Here's a list of manageable changes we can make to improve our overall health
For those of us who have been mulling over improving our overalland fitness for a long time now, now is the most compelling time to push through with it.
Under normal circumstances, improving our diet and adopting a regular exercise routine are ideal #goals. Under the "new normal" though, these things are a MUST. However, we keep in mind that neither the irregular office hours nor a work-from-home setup is an extended holiday, so it's not exactly a vacation with lots of free time to work on self-improvement (especially for those who have kids or other family members to look after at home).
Here's a list of manageable changes we can make to improve our overall health, all while managing all our regular responsibilities, as well as those extra ones that might have come with the pandemic.
List down your goals. Trying out a new diet or fitness plan blindly can cause more harm than good. The first step involves assessing the most imminent things you need to improve in your health, and then the related goals you want to achieve. This will give you an easier time in prioritizing the incremental changes you need to make so they won't be so overwhelming. Parallel to this, remind yourself of your current limits (physically and financially) so that you can find the best compromise and manage your expectations.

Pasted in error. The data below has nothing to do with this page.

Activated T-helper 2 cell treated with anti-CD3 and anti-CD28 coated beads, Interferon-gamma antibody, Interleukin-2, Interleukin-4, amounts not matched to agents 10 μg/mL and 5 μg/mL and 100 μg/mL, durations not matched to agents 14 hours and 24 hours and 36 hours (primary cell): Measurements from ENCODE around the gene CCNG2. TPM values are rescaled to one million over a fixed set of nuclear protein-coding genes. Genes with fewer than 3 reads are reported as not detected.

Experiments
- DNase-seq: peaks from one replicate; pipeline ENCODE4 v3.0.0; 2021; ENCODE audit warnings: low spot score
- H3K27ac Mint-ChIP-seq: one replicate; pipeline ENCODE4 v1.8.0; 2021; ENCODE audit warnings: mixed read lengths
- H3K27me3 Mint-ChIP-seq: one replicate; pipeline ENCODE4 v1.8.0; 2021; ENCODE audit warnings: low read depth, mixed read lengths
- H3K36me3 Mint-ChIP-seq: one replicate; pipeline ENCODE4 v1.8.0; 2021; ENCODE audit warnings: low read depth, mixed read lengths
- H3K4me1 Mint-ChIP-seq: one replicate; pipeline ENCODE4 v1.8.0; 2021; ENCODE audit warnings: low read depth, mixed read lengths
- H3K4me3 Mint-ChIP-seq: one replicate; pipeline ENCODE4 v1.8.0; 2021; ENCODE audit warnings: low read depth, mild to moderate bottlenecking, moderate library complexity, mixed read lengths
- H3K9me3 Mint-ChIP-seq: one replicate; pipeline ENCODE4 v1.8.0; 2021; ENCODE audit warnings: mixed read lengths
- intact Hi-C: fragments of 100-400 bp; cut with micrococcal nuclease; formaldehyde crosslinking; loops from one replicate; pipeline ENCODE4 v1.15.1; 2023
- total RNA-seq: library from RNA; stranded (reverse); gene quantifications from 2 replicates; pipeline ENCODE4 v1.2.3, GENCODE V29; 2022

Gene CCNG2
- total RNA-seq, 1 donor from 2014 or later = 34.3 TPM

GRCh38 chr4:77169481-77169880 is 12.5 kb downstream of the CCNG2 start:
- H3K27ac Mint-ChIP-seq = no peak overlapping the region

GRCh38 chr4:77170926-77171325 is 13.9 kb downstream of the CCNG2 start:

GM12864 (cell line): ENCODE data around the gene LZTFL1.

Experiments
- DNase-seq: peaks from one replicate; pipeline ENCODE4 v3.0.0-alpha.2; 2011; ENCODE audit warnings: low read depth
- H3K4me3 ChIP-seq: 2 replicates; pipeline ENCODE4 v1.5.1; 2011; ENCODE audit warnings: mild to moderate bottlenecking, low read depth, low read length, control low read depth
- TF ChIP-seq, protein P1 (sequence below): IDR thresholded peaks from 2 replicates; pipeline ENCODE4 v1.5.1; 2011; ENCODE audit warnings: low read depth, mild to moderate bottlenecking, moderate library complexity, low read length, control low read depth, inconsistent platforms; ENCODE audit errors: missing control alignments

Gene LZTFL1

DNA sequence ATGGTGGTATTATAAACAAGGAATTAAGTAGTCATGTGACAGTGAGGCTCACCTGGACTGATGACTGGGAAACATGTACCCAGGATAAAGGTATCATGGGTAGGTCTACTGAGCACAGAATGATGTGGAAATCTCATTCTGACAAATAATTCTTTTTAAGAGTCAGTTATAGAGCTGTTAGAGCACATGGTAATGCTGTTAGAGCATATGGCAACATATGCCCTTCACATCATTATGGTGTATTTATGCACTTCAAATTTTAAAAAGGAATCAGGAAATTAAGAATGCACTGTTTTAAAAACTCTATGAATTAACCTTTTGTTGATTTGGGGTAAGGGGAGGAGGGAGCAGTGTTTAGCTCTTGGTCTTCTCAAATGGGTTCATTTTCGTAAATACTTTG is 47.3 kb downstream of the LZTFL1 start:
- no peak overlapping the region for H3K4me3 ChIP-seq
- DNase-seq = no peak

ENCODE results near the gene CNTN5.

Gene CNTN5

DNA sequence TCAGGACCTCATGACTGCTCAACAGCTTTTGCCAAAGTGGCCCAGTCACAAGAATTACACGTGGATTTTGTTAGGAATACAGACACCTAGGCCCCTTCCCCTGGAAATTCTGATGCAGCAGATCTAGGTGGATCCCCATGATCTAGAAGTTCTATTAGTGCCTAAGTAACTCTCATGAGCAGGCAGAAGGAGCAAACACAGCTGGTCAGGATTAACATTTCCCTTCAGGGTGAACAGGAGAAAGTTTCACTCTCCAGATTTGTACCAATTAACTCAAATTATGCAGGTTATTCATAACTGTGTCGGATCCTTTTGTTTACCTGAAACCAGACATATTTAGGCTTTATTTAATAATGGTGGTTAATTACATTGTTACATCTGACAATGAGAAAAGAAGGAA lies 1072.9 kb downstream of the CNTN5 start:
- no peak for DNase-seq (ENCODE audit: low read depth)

Include more plant-based foods in your diet. Vegan or not, eating more plant-based foods has holistic benefits for our bodies and our environment. A good guide is the variety of colors that we have on our plates - green fruits and vegetables contain more iron, red and orange ones contain more vitamins A and C, and so on. Lessened meat intake is also linked to better heart health, and lowered risk of obesity, diabetes, and other detrimental conditions.
Set aside 10 minutes per day for a whole-body workout. No equipment nor time? No problem! Find a 10-minute routine of bodyweight exercises that can be done even by beginners. Work out all major muscle groups, burn calories, elevate heart rate and cardiorespiratory fitness, and even boost brain function. Make sure that you're physically fit to do an intensive workout, and do a proper warm-up and cool down.
Do regular breathing and stretching exercises. If you have very little time to do an intense workout, make sure to at least slip in some breathing and stretching exercises. This will help clear your head, rest your eyes and prevent body aches caused by staying in one position for an extended period (most likely in front of a desk). Better yet, involve the whole family in this exercise — even the kids. This will help them develop stillness as a habit in between the constant, frenetic urge to play. It also gives the whole family a bit of quiet quality time that lets everyone slow down and just appreciate being present in the moment.
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